Mayor’s actions aren’t measuring up
Re: “The Soapbox: Why the mayor won’t support a conversion,” T&V, Oct. 9
To the Editor:
Iggy Reilly argues that the mayor won’t support a conversion because it would reduce the number of affordable housing units; since the mayor supports “affordable housing,” whatever that means, he can’t appear to contradict himself by advocating both.
This argument assumes that the mayor really supports affordable housing because he has said so. But his actions say otherwise. He has followed in the footsteps of Bloomberg and Giuliani and appointed a Rent Guidelines Board that has just increased rents again. If the mayor is not aware of the obvious, let me point out that increasing rents more and more every year results in less and less apartments that could be, at least “considered,” affordable.
But in truth with rent hikes every year for the past 20 years and more and more MCIs, affordable rents are approaching levels that could change a stabilized apartment to one subject to the free market. Affordability is a joke.
When I was working as a New York City teacher, my rent ate just 16 percent of my salary. Now retired, my “affordable” rent devours 47 percent of my pension, so I have less money to pay more rent. So I doubt the mayor is interested in affordable housing, at least not in Stuy Town where he undermined the efforts of our tenant-friendly neighbor and councilman, Dan Garodnick. Seems the mayor didn’t want a tenant advocate to head the City Council.
We live in a city, state and country where Greed is God, er, good. So if conversion is the goal, it will be necessary to stuff the ravenous jaws of that obese monster Greed with more green stuff than the other guy. Or, if the other guy has more cash (most likely), tenant groups around the city could wage a city-wide education campaign to inform millions of tenants that their rent hikes are the result of the mayor’s actions and urge them to write so many letters to the mayor that all the offices at City Hall will be stuffed.
The mayor must be made to realize that he will not be re-elected unless he reduces rents, not allow them to continuing increasing like the monster Greed.
John Cappelletti, ST
Damaged Second Ave. sidewalk is neglected
To The Editor:
It’s been at least four years since I called 311 in an effort to have the sidewalk that runs along the east side of Second Avenue between 15th and 17th St. repaired. At my first call, they gave me a case number: DM#2008127010 and told me they would look into it. This stretch along the park is an utter disgrace. There are fissures, cracks, humps and patches made of different materials. This is the sidewalk that leads to the NYU Hospital for Joint Diseases. Many pedestrians going there are on walkers or canes and also cases of wheelchairs, which navigate this hazardous stretch. After six months of inactivity, I called 311 again and they told me they were going to send an inspector. Of course nothing happened.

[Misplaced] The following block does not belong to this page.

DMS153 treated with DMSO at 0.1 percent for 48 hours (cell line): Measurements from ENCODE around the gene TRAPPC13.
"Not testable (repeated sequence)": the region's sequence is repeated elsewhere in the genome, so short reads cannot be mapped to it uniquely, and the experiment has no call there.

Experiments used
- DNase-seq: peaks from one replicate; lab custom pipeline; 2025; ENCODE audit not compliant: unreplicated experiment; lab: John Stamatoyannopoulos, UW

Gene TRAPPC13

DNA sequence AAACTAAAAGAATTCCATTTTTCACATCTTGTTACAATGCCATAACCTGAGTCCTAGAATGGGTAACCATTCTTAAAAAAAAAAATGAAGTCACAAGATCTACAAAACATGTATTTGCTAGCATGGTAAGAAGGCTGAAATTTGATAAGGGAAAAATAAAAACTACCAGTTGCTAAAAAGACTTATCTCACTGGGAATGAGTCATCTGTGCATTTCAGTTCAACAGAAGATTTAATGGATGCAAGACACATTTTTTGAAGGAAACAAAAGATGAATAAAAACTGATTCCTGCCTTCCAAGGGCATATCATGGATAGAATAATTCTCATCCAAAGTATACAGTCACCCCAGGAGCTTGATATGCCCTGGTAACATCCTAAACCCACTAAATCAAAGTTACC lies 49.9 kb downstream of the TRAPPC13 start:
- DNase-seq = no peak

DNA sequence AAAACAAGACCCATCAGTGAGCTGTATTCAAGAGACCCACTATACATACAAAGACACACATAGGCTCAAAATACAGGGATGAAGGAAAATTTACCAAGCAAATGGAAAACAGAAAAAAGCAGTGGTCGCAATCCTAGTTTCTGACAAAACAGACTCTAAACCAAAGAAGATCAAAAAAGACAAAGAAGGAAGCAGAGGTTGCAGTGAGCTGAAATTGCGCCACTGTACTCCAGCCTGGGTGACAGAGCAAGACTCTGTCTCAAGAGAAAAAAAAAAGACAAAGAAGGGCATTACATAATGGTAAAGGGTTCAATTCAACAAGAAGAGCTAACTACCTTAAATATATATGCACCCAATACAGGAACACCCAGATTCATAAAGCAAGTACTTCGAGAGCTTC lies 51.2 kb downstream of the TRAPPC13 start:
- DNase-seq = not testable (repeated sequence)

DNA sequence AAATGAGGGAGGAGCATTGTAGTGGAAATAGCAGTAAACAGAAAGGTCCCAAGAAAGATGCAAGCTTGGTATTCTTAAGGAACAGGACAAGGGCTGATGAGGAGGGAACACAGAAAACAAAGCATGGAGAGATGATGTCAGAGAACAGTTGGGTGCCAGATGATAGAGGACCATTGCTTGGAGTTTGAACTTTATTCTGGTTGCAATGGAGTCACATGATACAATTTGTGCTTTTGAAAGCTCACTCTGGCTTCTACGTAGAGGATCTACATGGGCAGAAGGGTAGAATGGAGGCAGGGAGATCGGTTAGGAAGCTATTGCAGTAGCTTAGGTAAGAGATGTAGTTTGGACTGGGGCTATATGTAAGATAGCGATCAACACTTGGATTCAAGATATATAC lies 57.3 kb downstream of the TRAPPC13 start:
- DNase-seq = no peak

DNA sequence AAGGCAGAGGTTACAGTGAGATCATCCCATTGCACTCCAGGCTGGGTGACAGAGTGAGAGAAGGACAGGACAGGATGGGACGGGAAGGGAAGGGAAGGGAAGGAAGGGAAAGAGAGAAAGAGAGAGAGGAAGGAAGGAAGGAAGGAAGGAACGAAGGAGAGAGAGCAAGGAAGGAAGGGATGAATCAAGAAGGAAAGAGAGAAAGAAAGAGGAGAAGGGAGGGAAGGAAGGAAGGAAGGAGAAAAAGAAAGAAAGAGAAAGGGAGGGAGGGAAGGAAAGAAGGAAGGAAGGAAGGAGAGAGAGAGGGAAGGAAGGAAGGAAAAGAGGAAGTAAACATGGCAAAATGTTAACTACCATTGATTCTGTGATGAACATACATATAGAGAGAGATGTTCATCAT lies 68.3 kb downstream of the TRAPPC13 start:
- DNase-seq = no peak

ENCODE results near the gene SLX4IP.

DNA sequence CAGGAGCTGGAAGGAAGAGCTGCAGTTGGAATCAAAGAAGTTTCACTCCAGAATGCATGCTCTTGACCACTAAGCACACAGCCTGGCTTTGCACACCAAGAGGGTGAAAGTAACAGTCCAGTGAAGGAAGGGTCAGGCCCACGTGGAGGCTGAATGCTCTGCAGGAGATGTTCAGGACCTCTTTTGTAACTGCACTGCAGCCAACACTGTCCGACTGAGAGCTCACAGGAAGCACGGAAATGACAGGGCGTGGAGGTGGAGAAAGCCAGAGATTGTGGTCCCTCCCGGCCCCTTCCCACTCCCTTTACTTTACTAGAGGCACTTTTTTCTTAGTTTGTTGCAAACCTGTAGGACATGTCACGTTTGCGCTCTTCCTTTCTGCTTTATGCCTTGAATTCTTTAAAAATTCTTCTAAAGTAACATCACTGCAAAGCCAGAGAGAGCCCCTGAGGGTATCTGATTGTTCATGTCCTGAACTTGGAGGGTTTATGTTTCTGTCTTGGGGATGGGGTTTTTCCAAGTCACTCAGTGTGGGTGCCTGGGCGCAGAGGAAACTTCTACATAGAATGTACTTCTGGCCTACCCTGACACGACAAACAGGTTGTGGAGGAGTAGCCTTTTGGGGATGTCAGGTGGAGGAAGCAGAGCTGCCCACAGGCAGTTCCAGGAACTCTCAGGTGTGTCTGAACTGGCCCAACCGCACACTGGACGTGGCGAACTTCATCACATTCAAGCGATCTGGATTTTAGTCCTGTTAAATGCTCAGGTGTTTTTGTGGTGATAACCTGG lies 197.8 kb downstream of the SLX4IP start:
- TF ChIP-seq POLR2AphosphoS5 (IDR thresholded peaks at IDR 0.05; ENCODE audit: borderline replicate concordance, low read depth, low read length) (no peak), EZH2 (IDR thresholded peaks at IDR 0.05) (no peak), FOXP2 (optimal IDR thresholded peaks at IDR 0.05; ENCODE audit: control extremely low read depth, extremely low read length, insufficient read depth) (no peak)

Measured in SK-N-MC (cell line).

At that time, I had a slight acquaintance with Michael Rabiner, who lives in Stuyvesant Town and was then in charge of city sidewalks. I called him and he looked into it. He responded by telling me that this sidewalk was in an historic district and needed to be laid in bluestone like the one across the avenue and there was no budget for it. At this time, Mayor Bloomberg was planting a million trees, making little parklets all over town and generally tarting up the city, yet there was no money for this project.
I am hoping that your excellent paper, which I enjoy weekly, could mount some sort of campaign to have this issue addressed.
Thank you for any effort you can put toward righting a civic wrong.
Dorothea Hutton Scher
Just another example of divisive attitudes
Over the years, perhaps the last five, there is a sweet and cheery checkout girl at Associated who always greets me with a big “how you doing?” At Christmas time I give her and others lottery tickets, but because she was stacking the lower cake shelves one year I startled her. She jumped, “What are you doing?” But then, naturally, she appreciated the gift. But she can punch. One time I needed only a tomato. She looked at me, alerted the entire market and yelled, “Delivery!”
Our latest back and forth has been about her being slow so I got on her line to bust her chops; which I did. After she finished the prior transaction I joked that her line would move faster if she multi-tasked; pack the bags and carry on conversations with customers simultaneously. The customer before me stopped dead in her tracks. I saw that she was going to make it her business so I told her that the checkout girl and I had a long time back and forth. But I’d already been condemned: “Some people need to learn patience,” she said.
But I had: I didn’t give her any lip, saying that she could have packed some bags as so many of us do rather than having the girl wait on her. And, given that this woman was reprimanding me after I qualified a personal situation for her, I could have pointed out that she wasn’t doing the environment any favors by taking eight plastic bags rather than bring her own. (I took one.)
So I write this long metaphor saying that if Peter Cooper Village-Stuyvesant Town ever goes through a condominium conversion, there are too many divisive and derisive personalities for it ever to be communal again. Here’s one person who had no business saying anything. Can you imagine what they’d be like as a stakeholder?
Bill Sternberg, ST
I believe the phrase most often used in T&V is “A spokesperson for CWCapital did not respond to a request for comment.”
No questions, please.